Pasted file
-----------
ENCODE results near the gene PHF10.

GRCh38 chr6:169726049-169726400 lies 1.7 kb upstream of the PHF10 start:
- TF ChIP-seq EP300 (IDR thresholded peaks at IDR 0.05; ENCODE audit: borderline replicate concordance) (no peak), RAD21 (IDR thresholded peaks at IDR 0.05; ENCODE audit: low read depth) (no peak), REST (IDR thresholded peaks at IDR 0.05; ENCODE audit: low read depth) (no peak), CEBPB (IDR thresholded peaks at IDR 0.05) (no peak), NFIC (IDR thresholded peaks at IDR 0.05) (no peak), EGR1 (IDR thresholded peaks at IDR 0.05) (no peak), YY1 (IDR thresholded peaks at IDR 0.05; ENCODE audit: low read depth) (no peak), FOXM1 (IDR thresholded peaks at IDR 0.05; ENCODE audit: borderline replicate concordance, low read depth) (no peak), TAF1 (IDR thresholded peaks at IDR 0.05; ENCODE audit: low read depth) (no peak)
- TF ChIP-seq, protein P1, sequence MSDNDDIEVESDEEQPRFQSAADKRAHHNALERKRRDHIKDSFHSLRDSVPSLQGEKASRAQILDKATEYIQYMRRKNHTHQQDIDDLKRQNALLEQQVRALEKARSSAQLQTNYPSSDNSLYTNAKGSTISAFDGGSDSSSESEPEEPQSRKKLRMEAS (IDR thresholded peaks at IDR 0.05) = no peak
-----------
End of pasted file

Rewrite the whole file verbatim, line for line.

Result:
ENCODE results near the gene PHF10.

GRCh38 chr6:169726049-169726400 lies 1.7 kb upstream of the PHF10 start:
- TF ChIP-seq EP300 (IDR thresholded peaks at IDR 0.05; ENCODE audit: borderline replicate concordance) (no peak), RAD21 (IDR thresholded peaks at IDR 0.05; ENCODE audit: low read depth) (no peak), REST (IDR thresholded peaks at IDR 0.05; ENCODE audit: low read depth) (no peak), CEBPB (IDR thresholded peaks at IDR 0.05) (no peak), NFIC (IDR thresholded peaks at IDR 0.05) (no peak), EGR1 (IDR thresholded peaks at IDR 0.05) (no peak), YY1 (IDR thresholded peaks at IDR 0.05; ENCODE audit: low read depth) (no peak), FOXM1 (IDR thresholded peaks at IDR 0.05; ENCODE audit: borderline replicate concordance, low read depth) (no peak), TAF1 (IDR thresholded peaks at IDR 0.05; ENCODE audit: low read depth) (no peak)
- TF ChIP-seq, protein P1, sequence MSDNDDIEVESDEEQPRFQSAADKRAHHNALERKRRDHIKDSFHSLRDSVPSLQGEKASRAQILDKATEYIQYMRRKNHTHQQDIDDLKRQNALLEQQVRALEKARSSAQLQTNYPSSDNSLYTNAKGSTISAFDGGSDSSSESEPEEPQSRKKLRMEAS (IDR thresholded peaks at IDR 0.05) = no peak